This is a terrible indictment, but regretfully true in some cases. Surely our Lord wants us to be compassionate to all his creatures, and I think it is time the clergy woke up to this, as many people are burdened about these matters and the indifference and even antagonism they sometimes meet with in the churches when they try to bring up these matters is driving them away.

I am well aware that human beings suffer and have many needs, and I try to help where I can; but they can speak for themselves, while animals cannot. Also it is not legal to torture humans in the cause of science or to keep them penned up all their lives awaiting slaughter.

If only the Church would speak out on these matters, the present laws might be changed, but instead of that there is not a whisper heard in defence of these suffering creatures. Surely the clergy could at least lead their people in prayer that the hearts of men and women be changed, so that we have a more caring and compassionate society.

(Miss) I. Hughes

(16/8/85)


Pleas from animal welfare bodies

Sir, - Animal Christian Concern, a newly formed ecumenical animal welfare group, would like to applaud the Archbishop of York for his recent remarks on animal welfare in his diocesan letter.

We believe the subject of animal welfare to be fundamental to Christianity, whereas the Church has always neglected its responsibility in this area. As a result legalised cruelty to animals has become commonplace, to be seen in horrific experimentation, appalling conditions in factory farms and production-line slaughter.

Secular animal welfarists rightly criticise Christians for their apparent lack of concern at animal suffering. We fail Christ in allowing them to think that his compassion would be less than that of Eastern prophets who preached reverence for all life. Jesus Christ's teaching is one of love, the greatest love of which we are capable, and love is indivisible. If the love of Christ fills our hearts there is no room for cruelty to any sentient creature.

Dr. Habgood is right in condemning the excessive militant tactics of secular animal liberationists. Animal welfare is a movement of love, not of hate, and sadly these militant tactics are alienating much potential public support of animal welfare.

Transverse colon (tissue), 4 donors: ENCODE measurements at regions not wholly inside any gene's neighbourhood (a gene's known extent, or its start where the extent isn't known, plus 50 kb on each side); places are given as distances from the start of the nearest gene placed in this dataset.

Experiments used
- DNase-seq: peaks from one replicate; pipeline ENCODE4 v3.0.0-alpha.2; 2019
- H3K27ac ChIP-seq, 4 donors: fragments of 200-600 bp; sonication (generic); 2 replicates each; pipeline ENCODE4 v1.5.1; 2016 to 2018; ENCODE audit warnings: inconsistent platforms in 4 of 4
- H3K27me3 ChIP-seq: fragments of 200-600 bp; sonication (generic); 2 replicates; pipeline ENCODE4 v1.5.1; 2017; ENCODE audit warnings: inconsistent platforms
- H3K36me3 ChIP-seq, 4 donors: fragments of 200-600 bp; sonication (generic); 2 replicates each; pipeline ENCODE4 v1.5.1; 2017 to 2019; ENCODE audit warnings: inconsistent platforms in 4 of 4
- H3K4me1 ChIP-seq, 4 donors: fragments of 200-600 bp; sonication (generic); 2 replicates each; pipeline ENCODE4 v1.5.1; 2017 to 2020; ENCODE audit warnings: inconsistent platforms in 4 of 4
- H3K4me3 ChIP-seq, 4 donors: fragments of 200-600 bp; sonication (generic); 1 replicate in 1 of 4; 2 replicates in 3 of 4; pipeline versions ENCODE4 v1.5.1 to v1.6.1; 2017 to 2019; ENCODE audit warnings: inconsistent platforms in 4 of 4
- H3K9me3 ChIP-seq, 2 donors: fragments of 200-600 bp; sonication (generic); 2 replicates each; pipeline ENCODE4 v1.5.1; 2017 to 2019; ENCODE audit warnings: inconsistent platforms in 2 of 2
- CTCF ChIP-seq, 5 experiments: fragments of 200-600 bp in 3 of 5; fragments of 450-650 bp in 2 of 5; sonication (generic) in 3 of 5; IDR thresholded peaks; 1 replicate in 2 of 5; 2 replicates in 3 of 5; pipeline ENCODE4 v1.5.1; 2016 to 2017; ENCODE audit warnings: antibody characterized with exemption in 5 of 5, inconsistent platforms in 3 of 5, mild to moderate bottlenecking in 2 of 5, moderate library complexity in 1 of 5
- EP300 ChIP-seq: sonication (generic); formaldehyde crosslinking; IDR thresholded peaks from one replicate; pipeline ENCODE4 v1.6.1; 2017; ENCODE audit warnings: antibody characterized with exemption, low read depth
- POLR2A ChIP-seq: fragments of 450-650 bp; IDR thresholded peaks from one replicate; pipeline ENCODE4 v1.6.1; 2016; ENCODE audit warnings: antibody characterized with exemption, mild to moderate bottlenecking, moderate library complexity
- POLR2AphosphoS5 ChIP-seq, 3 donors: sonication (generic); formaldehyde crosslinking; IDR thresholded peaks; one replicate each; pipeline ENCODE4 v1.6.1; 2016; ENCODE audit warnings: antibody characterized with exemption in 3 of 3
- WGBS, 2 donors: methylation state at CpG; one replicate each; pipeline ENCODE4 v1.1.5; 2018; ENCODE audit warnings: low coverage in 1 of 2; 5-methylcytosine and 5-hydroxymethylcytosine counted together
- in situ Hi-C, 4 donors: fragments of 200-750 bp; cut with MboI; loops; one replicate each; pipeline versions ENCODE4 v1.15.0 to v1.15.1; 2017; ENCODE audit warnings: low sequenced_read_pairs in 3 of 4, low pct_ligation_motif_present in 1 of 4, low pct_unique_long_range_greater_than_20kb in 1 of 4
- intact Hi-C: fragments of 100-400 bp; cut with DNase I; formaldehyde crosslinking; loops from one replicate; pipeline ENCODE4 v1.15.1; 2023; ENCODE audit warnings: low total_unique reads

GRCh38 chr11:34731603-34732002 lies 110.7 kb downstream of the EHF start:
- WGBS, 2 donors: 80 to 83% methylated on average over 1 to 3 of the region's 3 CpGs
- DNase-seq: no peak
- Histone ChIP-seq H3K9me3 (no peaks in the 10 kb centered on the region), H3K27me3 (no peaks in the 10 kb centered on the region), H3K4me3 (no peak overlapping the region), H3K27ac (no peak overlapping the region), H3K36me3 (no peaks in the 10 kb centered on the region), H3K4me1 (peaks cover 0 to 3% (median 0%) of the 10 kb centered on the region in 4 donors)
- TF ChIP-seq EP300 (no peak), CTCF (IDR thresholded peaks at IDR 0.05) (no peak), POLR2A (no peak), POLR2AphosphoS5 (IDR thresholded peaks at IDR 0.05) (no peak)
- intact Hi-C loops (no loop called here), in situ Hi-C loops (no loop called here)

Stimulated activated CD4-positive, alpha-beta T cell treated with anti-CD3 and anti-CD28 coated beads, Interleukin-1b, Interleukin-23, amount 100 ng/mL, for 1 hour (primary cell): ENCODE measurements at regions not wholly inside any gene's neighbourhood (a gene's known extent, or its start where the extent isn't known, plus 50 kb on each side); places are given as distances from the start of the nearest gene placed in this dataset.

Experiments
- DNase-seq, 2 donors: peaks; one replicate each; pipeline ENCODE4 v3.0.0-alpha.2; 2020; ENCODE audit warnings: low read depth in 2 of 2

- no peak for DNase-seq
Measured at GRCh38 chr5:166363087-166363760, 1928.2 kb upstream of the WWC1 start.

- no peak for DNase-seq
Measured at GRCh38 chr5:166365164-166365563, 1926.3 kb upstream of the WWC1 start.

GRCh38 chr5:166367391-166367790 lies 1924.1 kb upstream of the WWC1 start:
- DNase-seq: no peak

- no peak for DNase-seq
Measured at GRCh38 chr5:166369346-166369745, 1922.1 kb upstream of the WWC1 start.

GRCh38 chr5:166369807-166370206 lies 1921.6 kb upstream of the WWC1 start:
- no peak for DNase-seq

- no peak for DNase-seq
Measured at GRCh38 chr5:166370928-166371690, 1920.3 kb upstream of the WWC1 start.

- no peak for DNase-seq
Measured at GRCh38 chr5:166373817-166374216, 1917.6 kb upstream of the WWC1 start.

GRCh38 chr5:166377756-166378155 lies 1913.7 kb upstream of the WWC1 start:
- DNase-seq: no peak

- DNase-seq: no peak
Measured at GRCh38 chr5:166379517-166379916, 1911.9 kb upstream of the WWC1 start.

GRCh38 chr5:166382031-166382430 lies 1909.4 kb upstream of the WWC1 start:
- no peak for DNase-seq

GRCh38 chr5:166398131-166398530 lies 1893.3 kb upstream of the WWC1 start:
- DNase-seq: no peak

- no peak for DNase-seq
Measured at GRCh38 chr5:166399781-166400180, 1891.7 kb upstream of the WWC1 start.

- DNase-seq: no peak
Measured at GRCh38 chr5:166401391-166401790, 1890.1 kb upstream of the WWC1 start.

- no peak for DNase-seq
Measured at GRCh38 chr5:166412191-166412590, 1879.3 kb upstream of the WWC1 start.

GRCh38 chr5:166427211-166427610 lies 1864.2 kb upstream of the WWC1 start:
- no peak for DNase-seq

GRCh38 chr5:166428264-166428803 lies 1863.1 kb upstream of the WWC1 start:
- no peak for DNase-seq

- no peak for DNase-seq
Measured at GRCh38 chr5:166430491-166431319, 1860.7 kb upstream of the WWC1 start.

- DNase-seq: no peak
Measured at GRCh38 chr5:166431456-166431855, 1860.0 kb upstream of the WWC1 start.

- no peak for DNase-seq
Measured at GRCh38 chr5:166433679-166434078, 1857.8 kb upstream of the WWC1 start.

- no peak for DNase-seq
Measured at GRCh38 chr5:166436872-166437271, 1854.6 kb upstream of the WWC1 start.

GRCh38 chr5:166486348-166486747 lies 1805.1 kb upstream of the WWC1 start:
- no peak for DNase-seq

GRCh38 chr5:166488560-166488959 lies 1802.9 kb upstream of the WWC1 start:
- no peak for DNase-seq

It seems right then, at this time to strengthen the Christian voice, hence the formation of ACC. We are not a vegetarian society, nor a society for the total abolition of vivisection; levels of commitment vary from a simple affirmation that cruelty to any sentient creature is a breach of Christian love to active support of peaceful animal welfare ventures.

ACC, which works in fellowship with existing denominational animal welfare societies, would welcome new members or enquiries.

May Tripp, Animal Christian Concern


Pleas from animal welfare bodies

Sir, - How I agree with the views of Miss L. Hughes (August 16) regarding the lack of concern among Christians for the animal kingdom. However, I was pleased to read in the same issue the comments made by the Archbishop of York, as most of the clergy seem to think that the fate of our lesser brethren is no concern of theirs.

Throughout history man has abused animals, but now has the technology to inflict terrible cruelties on millions of creatures at one time.

The agonies suffered by animals in the laboratories and factory farms are a blot on our so-called civilisation. The excuse is always that this is necessary for "the betterment of man." However, I do not recall Our Lord ever saying that man's physical comfort and well-being was to take precedence over all else.

I would urge all those who care about animals to join the Anglican Society for the Welfare of Animals, whose concern is for all of God's creatures.

(Miss) B. Deane

(30/8/85)


Beasts that perish

Sensitivity to the claims of animals increases.

A recent report from the Farm Animal Welfare Council draws attention to an issue not often brought into the open: religious slaughter. There are in Britain about a million Muslims, a third of that number of Jews, and a similarly limited total of Sikhs, for whom a proper observance of their faith entails eating only such meat as has been slaughtered according to certain rules. For more than fifty years British law has required that an animal to be slaughtered for food should first be stunned. But those three faiths require, in general, that the animal should be undamaged; and stunning counts as damage. Religious slaughter is accordingly exempted.